Living with the Arctic Cowboys of Finland's Reindeer Territory
Still from "Aatsinki: The Story of Arctic Cowboys" (all film stills courtesy the author)
I love old Westerns. The character of the cowboy is infinitely appealing to me. I love the idea of a man alone in a great expanse of space, in tune with the weather and the needs of his animals. He knows the stars and the landscape almost innately. He is separate from the driving rush of civilization, his time exists for daylight and moonlight. He doesn’t have a Blackberry.
I wanted to find that type of person — the modern equivalent of a Randolph Scott character. So I set out across the north of Finland, searching. And what I found are the main subjects of my film, Aatsinki: The Story of Arctic Cowboys, currently screening at IFC Center in New York City.
Brothers and reindeer herders Aarne and Lasse Aatsinki, are truly that type of cowboy. Over the course of a year and a half, I spent more than nine months with the two brothers and their families. I tried to immerse myself in their lives as fully as possible. I ate dinner with them most nights, babysat their kids, and pretty much stuck to them like glue. They taught me to sew, light a fire, chop wood, cook, train reindeer, and feed sheep. They became my adopted family and my best friends.
Working in the arctic isn’t easy. I had nibbles of frostbite, and when my gear would break, there was nowhere to go to replace it. My batteries would die quickly in the cold, so I kept them in my bra to try to keep them warm after they had been charged. The lenses would also ice and fog when we would move between inside and outside. Because I didn’t speak the language, I usually had no clue what was happening and had to be prepared for anything.
And it was really hard to spend so much time out of communication with people in the United States. The nearest internet connection was about 70 kilometers away, at a little pub in a hotel. I made great friends while I was in Finland, but I missed being able to talk to my boyfriend, my friends, my sister, and my grandparents. That part of it was strangely isolating. So every few days I would drive to the hotel, sit in this pub, and Skype. Some times were easier than others. Every once in a while, a drunk tourist would stumble into the frame and whoever I was talking with would have a good laugh at my situation.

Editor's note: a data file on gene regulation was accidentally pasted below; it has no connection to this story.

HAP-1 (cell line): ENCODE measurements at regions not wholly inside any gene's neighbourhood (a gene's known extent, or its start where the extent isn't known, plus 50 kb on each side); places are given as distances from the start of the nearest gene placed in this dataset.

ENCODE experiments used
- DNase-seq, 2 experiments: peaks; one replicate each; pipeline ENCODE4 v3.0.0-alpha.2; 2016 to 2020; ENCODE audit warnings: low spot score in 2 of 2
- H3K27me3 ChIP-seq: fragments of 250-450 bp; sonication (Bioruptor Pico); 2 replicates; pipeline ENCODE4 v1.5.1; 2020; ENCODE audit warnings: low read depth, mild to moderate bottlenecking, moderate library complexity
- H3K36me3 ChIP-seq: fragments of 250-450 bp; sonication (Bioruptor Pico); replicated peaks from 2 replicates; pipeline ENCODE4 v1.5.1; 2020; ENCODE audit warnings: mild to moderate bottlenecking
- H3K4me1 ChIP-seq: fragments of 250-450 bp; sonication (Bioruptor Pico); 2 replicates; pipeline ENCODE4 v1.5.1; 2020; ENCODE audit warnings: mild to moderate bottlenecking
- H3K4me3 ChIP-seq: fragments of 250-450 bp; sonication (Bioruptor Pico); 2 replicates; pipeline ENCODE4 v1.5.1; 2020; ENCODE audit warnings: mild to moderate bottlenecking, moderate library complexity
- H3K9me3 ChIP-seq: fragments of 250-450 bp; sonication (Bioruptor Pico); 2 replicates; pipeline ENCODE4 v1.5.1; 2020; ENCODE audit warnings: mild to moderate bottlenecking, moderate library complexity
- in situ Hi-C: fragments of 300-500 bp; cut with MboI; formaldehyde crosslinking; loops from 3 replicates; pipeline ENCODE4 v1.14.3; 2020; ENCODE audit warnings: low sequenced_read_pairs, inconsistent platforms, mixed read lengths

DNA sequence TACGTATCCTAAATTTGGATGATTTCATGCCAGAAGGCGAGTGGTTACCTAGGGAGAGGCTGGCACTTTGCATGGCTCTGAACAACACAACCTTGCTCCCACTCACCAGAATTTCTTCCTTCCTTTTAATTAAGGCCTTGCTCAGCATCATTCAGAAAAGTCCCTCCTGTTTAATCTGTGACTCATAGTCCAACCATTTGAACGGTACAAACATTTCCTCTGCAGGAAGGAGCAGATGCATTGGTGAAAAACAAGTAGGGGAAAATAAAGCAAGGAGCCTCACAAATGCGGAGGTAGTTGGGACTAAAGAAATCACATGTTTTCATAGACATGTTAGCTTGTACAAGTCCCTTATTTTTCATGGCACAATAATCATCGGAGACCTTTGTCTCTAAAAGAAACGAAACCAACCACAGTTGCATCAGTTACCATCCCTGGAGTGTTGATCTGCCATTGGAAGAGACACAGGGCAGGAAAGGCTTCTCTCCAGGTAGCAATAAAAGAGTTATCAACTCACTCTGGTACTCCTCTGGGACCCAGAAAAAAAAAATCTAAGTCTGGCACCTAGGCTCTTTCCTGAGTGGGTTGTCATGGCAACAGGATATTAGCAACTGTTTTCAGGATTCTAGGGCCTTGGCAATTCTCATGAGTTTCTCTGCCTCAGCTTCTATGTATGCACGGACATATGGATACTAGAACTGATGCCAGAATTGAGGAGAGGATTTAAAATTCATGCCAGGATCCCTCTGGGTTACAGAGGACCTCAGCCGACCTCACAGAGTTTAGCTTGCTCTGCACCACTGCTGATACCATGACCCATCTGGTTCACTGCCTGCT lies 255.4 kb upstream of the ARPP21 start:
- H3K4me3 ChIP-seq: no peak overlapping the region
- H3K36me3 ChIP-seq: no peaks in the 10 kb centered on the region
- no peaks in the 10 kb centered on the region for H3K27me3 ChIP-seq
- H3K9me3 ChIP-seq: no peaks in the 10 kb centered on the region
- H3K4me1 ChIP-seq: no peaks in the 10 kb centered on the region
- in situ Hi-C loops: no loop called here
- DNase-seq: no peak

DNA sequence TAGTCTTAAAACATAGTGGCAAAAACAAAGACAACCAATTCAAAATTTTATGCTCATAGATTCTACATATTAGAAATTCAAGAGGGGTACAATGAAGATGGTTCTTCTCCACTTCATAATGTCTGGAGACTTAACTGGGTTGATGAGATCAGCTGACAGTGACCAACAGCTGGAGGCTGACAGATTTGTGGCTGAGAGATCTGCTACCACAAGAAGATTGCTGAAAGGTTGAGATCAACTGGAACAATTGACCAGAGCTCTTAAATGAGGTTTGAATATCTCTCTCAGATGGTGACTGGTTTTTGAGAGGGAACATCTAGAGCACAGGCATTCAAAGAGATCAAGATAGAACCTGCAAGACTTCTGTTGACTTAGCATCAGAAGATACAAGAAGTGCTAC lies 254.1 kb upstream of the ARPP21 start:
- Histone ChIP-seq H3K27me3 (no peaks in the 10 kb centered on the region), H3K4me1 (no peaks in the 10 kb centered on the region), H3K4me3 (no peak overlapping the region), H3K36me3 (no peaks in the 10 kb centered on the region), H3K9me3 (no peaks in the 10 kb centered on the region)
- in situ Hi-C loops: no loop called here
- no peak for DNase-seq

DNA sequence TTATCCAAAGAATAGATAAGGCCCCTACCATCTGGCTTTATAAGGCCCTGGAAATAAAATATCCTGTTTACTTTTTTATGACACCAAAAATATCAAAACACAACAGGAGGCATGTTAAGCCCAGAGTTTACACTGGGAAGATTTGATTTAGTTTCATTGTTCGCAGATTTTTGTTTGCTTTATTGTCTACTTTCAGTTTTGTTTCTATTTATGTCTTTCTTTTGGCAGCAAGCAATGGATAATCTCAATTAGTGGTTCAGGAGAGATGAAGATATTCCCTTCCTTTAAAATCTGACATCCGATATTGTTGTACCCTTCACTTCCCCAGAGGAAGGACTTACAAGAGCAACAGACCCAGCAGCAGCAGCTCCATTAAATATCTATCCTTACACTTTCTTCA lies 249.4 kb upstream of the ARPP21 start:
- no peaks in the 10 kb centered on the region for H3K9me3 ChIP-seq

But for the most part, I loved it. I was always much, much colder than any of the herders (which they thought was quite comical), but they always took care of me and lent me gear to keep me dry or toasty. And Finns know how to get warm. Taking sauna was the best part of each day. I think, if I ever retire, it will be some place like that.
It is my hope that the movie will communicate a lifestyle that many people have no concept of. It is about extreme cold, hard work, sunlight, nighttime, leisure time—it is about knowing the land, working with the land, and being connected to it.
In a way, it is also about getting people to reframe the way they see themselves within the context of the natural world. By bringing audiences into the pacing and soundscapes and cycles and light of Lapland, I hope Aatsinki will generate a new perspective—a space for audience members to reframe their very basic ideas about the various ways humans think about and use nature. That was very much my own experience in Lapland, which I hope to share even a little bit through the film.
Aatsinki: The Story of Arctic Cowboys directed by Jessica Oreck is screening through Thursday, January 30 at IFC Center in New York City. Upcoming screenings can be found on the Aatsinki site, where you can also find interactive features and pre-order the DVD. You can also experience a year in the life of a family of reindeer herders in Finish Lapland at Aatsinki Season, the film's companion site.